In the current study, Alderman et al. (2) report MJI five years after randomization irrespective of intercurrent revascularization procedures. Repeat revascularization was performed in 53% of patients who were initially treated with balloon PTCA and 8% of the patients who were initially treated with CABG. As long as the repeat revascularization procedure was successful, the supplied area of myocardium at five years was considered to be “not jeopardized.” In other words, this analysis included primary and secondary revascularization procedures at five years. It is well established that if restenosis does occur after balloon PTCA, it does so within the first year after the procedure, not later. Similarly, CABG compromise (beyond immediate graft failure) is roughly 10% in the first five years. With these caveats in mind, it is not particularly surprising that the leading cause for jeopardized myocardium during this study interval was the progression of native disease and not intermediate-term revascularization failure (35% vs. 21%).
This substudy highlights another interesting finding that can be interpreted in different ways. The authors note that at the time the BARI study was conducted, the “residual MJI” after balloon PTCA was higher than that after CABG (17% vs. 7%). On the other hand, the index PTCA was successful without recurrence of stenosis at five years in 61% of lesions, and 23% of recurrent lesions were successfully retreated. This resulted in only an 8% increase in the MJI in the PTCA group during the five years. Conversely, at late follow-up in the CABG group, 16% of vein grafts had ≥50% stenosis, and an additional 13% were totally occluded. This, combined with the compromise of 16% of left internal mammary artery grafts, resulted in a 13% increase in the MJI in the CABG group during the same time period. Therefore, although the MJI at five years was higher in the PTCA group compared with CABG group (25% vs. 20%), an impressive catch-up was observed for the CABG group.
Many factors could have contributed to this catch-up or surgical late-loss phenomenon. That revascularization failure was comparable between PTCA- and CABG-assigned patients (20% vs. 22%) at five-year follow-up is concerning for CABG because this usually marks the beginning of a higher attrition rate for vein graft conduits. Overall, disease progression in native vessels was more pronounced in patients treated with CABG. Disease progression was similar between the groups in untreated vessels (79% vs. 73%) but was more frequent in the CABG group for treated vessels (34% vs. 45%). It is possible that surgical manipulation somewhat contributed to lesion progression (e.g., probing the recipient vessel distal to graft anastomosis). Several studies have noted that lesions that are bypassed progress or narrow faster than the non-bypassed lesions (6), but the differences between revascularization strategies regarding native disease progression have not been well characterized. More importantly, whether this faster progression of atherosclerosis is clinically important is not known. The present study might suggest that the initial strategy of CABG results in worse progression of disease that leads to greater change in MJI as early as five years after the procedure.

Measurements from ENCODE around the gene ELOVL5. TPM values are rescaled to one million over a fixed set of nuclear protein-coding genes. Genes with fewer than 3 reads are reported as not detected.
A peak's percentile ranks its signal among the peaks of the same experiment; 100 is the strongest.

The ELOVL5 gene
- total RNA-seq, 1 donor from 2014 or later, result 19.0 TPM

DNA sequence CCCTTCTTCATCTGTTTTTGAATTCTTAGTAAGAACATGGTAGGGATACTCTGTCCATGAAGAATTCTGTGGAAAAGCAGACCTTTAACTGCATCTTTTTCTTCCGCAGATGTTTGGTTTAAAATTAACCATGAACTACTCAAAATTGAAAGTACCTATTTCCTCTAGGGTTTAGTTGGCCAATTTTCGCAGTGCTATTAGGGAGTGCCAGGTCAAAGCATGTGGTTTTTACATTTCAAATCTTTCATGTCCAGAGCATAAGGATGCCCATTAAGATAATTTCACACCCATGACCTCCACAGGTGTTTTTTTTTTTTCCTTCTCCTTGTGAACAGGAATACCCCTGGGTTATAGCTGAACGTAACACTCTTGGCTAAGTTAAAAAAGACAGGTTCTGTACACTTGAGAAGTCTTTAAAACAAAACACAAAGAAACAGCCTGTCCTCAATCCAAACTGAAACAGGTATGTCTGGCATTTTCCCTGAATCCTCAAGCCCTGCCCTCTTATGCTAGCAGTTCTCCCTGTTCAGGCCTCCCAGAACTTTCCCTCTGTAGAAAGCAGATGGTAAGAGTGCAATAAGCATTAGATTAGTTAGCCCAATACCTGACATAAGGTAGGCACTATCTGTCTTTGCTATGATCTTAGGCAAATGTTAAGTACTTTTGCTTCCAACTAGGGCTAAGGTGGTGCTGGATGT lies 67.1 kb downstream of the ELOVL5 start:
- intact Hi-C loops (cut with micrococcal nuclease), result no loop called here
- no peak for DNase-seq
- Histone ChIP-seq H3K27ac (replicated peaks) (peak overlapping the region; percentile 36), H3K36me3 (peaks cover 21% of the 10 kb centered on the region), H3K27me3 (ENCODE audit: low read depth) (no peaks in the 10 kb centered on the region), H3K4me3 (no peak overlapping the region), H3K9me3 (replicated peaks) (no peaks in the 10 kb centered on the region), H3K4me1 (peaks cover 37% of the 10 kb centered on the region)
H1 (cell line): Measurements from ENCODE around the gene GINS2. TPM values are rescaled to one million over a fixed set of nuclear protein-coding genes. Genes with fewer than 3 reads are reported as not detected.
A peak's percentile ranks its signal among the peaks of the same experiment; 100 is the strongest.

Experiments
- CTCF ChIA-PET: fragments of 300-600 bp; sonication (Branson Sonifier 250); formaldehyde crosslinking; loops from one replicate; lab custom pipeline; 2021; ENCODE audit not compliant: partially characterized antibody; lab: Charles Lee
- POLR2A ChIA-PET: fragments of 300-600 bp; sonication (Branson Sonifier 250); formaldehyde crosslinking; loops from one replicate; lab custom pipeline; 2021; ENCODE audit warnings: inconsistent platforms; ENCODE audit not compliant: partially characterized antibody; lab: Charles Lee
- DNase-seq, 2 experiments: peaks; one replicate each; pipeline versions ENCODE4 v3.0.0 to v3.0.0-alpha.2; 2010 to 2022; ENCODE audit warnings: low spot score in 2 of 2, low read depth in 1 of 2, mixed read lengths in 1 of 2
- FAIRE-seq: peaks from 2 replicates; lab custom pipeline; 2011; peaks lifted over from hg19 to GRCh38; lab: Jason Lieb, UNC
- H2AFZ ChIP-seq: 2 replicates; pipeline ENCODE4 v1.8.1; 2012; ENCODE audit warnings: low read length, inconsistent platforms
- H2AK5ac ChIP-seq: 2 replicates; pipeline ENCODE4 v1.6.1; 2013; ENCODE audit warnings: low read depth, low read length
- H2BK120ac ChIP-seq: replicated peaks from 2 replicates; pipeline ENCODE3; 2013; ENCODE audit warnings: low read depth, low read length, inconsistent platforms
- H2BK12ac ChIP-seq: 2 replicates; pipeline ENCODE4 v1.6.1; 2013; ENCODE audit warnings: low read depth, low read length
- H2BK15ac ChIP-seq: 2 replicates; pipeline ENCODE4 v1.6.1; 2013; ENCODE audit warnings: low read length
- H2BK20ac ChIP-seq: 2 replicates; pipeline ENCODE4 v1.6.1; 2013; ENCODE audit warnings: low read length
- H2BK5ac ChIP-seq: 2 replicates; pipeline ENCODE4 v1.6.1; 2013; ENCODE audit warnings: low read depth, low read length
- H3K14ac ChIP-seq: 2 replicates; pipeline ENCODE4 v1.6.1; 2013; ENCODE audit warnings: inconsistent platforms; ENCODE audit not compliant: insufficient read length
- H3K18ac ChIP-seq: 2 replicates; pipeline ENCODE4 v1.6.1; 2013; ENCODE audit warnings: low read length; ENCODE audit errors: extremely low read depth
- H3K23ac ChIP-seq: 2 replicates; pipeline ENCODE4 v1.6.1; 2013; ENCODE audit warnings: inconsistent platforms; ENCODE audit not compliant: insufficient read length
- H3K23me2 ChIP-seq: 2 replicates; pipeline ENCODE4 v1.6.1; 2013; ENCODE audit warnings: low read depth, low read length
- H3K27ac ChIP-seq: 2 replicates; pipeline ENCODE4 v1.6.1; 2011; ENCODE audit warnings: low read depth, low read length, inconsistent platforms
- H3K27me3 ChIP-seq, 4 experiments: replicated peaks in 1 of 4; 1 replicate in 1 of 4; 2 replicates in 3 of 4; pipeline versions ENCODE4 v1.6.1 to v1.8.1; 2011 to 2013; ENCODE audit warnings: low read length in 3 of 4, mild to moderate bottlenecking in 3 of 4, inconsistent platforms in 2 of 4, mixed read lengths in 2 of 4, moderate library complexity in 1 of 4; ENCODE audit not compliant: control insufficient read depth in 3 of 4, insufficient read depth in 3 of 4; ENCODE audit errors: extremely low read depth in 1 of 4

In current practice, whether one form of revascularization is particularly better than the other is not possible to specifically answer from this analysis and, for that matter, from the original BARI study itself. The mechanics of PTCA and CABG have both changed significantly since the BARI study. Greater evolution has occurred in percutaneous revascularization, where a multiple-fold reduction in restenosis (from 1 in 3 to 1 in 20 patients) has taken place with drug-eluting stents (7). Furthermore, the procedural risk associated with percutaneous revascularization has substantially decreased (8). Coronary artery bypass graft surgery is now more frequently performed with one or more arterial conduits, but the impact of this change on reduction in long-term need for repeat revascularization is less certain.